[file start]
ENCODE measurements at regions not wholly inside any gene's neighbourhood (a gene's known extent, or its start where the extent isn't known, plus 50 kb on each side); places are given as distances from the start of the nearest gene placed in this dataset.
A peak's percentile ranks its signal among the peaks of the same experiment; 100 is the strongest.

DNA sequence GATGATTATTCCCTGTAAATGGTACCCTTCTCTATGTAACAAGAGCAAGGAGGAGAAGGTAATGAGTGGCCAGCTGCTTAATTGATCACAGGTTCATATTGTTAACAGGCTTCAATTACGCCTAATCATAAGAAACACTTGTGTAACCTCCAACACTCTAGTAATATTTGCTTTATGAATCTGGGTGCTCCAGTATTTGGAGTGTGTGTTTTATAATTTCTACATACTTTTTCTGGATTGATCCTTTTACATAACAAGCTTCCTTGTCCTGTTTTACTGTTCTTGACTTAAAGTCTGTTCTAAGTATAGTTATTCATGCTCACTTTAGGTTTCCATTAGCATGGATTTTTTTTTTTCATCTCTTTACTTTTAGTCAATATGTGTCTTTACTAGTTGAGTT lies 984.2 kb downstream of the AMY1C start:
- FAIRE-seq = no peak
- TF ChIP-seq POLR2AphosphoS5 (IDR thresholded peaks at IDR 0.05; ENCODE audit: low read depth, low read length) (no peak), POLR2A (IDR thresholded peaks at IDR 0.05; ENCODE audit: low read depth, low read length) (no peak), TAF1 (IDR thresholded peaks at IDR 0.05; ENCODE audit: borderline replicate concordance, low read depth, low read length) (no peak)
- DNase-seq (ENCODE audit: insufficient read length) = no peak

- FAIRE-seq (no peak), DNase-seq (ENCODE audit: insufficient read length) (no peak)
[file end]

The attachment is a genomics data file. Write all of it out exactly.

ENCODE measurements at regions not wholly inside any gene's neighbourhood (a gene's known extent, or its start where the extent isn't known, plus 50 kb on each side); places are given as distances from the start of the nearest gene placed in this dataset.
A peak's percentile ranks its signal among the peaks of the same experiment; 100 is the strongest.

DNA sequence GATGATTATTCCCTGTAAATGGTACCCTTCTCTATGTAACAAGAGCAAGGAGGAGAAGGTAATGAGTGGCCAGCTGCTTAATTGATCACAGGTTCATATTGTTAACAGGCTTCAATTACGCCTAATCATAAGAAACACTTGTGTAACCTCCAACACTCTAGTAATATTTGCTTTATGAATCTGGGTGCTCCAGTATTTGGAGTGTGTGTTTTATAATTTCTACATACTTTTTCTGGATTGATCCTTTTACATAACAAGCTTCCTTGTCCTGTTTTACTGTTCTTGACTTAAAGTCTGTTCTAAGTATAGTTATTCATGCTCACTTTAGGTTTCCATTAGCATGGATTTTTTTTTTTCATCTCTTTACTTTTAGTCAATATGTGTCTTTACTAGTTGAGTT lies 984.2 kb downstream of the AMY1C start:
- FAIRE-seq = no peak
- TF ChIP-seq POLR2AphosphoS5 (IDR thresholded peaks at IDR 0.05; ENCODE audit: low read depth, low read length) (no peak), POLR2A (IDR thresholded peaks at IDR 0.05; ENCODE audit: low read depth, low read length) (no peak), TAF1 (IDR thresholded peaks at IDR 0.05; ENCODE audit: borderline replicate concordance, low read depth, low read length) (no peak)
- DNase-seq (ENCODE audit: insufficient read length) = no peak

- FAIRE-seq (no peak), DNase-seq (ENCODE audit: insufficient read length) (no peak)